This is probably my favorite quest in the game for how friggin’ pointless it is. In “Eye for an Eye”, an NCR Sargeant tasks you with sneaking into Cottonwood Cove, planting a bug to listen in on Legion radio communications, and stealing some Legion troop documents. If you decide to get caught and you’re not hostile with the Legion, their commander can give you some fake reports and send you back to the NCR, which completes the quest just as easily as having done the quest for real.
It gets better: once the bugs are planted, the same Sargent asks you go back and just murder everyone. Normally a radio bug only works if there’s someone still speaking into the radio, but apparently, the NCR don’t even care! You go to all that trouble of infiltrating their camp only to negate everything by killing everyone. True tactical genius.
14 A Rose By Any Other Name
Let’s talk about a choice you’re given right at the beginning of the game that is perhaps the most pointless one you’re ever presented with. I’m talkin’ about character creation. Specifically the looks department. You can make yourself look a gorgeous supermodel wandering the wastes, or an ugly Quasimodo hobbling from camp to camp, but either way, it makes no difference to how the game plays.
And it should. You have a charisma stat which actually determines dialog options. Being super pretty or hideous should really change the way the world interacts with you. I mean, if I walked into a store with a face like that then I’d probably find buying a pack of gum to be a pretty tiresome affair.
13 White Legs, Black Hearts
The worst choices in New Vegas are the ones where you think you’ve made a profound moral decision, only to have that choice revoked a few seconds later. That’s what happens in “Crush The White Legs”, one of the final quests in the Honest Hearts DLC.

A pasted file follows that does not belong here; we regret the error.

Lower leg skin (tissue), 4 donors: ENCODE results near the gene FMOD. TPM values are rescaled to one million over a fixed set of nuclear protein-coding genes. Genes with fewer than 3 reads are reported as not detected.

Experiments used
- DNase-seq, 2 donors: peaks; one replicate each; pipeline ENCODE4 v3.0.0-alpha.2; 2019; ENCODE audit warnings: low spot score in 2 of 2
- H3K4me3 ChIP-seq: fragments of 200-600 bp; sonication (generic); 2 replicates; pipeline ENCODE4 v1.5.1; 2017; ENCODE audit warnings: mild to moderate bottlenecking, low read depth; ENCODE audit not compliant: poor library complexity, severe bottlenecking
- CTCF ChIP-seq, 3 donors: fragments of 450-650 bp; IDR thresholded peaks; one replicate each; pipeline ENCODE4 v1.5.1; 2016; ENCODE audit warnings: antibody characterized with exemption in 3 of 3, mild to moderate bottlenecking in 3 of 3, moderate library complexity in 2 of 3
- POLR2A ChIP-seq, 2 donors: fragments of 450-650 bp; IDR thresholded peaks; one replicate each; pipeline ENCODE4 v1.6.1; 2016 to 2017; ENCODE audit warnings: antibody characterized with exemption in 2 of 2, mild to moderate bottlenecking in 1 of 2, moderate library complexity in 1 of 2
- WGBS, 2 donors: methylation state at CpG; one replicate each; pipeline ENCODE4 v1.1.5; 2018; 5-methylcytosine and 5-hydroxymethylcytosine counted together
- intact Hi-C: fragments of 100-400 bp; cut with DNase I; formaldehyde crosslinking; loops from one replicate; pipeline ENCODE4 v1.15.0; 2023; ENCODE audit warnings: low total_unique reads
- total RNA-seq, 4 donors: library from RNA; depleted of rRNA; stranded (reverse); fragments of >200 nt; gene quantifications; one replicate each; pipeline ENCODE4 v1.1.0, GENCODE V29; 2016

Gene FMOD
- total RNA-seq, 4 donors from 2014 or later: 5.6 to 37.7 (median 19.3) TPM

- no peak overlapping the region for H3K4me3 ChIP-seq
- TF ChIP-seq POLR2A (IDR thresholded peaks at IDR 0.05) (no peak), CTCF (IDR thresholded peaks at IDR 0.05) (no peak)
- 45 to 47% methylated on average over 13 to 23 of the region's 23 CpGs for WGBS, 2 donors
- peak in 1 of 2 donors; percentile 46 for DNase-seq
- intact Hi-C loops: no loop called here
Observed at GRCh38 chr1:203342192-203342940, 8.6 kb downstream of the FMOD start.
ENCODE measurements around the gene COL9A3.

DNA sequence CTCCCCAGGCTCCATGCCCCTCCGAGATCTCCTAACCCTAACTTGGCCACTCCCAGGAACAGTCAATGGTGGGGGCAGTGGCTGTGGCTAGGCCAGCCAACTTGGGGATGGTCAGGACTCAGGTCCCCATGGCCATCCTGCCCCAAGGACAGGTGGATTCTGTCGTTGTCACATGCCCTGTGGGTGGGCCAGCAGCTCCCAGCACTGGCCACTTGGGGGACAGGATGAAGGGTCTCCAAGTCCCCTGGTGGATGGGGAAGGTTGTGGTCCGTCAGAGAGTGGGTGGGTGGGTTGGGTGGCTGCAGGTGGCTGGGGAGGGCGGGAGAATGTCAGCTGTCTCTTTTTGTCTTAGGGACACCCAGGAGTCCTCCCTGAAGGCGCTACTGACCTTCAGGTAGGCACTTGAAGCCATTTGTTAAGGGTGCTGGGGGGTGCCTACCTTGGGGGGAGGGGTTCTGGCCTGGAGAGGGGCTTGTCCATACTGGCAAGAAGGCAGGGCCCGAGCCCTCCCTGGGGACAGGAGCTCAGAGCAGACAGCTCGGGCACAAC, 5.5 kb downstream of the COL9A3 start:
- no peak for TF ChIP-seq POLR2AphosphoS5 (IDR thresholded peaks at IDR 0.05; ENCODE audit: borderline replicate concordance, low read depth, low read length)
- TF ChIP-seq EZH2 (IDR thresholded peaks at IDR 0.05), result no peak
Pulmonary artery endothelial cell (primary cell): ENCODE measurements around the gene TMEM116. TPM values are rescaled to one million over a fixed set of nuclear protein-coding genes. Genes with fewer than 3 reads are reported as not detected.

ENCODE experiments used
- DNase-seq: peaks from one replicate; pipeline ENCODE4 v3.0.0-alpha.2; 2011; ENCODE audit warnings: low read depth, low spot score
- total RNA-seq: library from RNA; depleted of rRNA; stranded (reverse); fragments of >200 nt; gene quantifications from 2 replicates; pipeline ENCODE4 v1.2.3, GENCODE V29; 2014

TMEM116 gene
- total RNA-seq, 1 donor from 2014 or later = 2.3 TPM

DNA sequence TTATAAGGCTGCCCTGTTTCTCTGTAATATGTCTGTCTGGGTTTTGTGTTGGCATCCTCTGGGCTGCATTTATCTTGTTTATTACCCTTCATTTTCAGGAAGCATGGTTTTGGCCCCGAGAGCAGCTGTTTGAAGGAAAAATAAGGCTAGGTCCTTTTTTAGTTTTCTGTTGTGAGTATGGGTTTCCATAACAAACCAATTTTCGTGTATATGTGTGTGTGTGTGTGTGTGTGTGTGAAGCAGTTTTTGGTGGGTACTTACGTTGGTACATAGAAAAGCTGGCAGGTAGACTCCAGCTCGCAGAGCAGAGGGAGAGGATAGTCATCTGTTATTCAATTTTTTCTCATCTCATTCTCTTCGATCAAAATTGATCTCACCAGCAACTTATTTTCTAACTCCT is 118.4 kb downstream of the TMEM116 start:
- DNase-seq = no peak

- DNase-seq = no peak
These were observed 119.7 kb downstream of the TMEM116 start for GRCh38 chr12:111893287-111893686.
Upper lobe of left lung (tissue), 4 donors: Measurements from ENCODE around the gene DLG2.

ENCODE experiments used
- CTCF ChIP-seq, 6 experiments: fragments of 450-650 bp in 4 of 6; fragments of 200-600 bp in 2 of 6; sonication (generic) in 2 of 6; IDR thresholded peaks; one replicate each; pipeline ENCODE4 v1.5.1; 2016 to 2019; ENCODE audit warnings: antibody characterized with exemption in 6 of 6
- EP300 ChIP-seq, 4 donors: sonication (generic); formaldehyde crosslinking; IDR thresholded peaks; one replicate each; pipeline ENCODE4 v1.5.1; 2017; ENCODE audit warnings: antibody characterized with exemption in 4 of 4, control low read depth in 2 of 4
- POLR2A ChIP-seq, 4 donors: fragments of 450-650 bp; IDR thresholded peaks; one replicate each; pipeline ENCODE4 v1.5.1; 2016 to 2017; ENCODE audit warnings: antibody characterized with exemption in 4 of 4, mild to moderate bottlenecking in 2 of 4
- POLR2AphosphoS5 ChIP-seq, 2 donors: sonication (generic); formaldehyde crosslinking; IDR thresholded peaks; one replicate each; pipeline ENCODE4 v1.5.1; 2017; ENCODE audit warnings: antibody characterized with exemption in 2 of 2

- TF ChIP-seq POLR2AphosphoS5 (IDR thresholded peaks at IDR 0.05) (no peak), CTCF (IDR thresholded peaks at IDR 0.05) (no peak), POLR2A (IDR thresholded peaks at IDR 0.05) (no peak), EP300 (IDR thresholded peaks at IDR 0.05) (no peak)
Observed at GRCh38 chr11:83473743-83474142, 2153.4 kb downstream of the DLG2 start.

The White Legs are the main antagonist group working for the Legion. They’ve come to Zion to kill everyone and take over the canyon. At the very end, you’re confronted with their tribal leader, Salt-Upon-Wounds, who challenges you to a duel. Once you defeat him (something that’s not hard to do, given the presence of VATS), then you can choose to let him live or kill him.
But it doesn’t matter what you choose since he dies either way. Let him live and the end credits show that he meets his end, along with the rest of the White Legs, not soon after leaving Zion.
12 I Thought The Apocalypse Would Be More Apocalyptic
Lonesome Road is a fitting end to the saga of the Courier, and New Vegas more generally. You finally meet your hitherto unknown rival, Ulysses, kill him, and then decide what to do with his recently unearth nuclear arsenal. The sins of the Old World are indeed hard to bury.
You have a choice of three: send that nuke to NCR territory, send it to Legion territory, or if you’ve managed to rescue Ed-E, cancel the launch. Doing nothing is easily the most boring option, but choosing to nuke either side is almost equally as disappointing. One would think that a nuclear explosion would wipe out large swaths of either NCR or Legion settlements, but in the end, all that appears is a small crater with some unique gear. It doesn’t even matter which side you nuke since the stats on both are identical.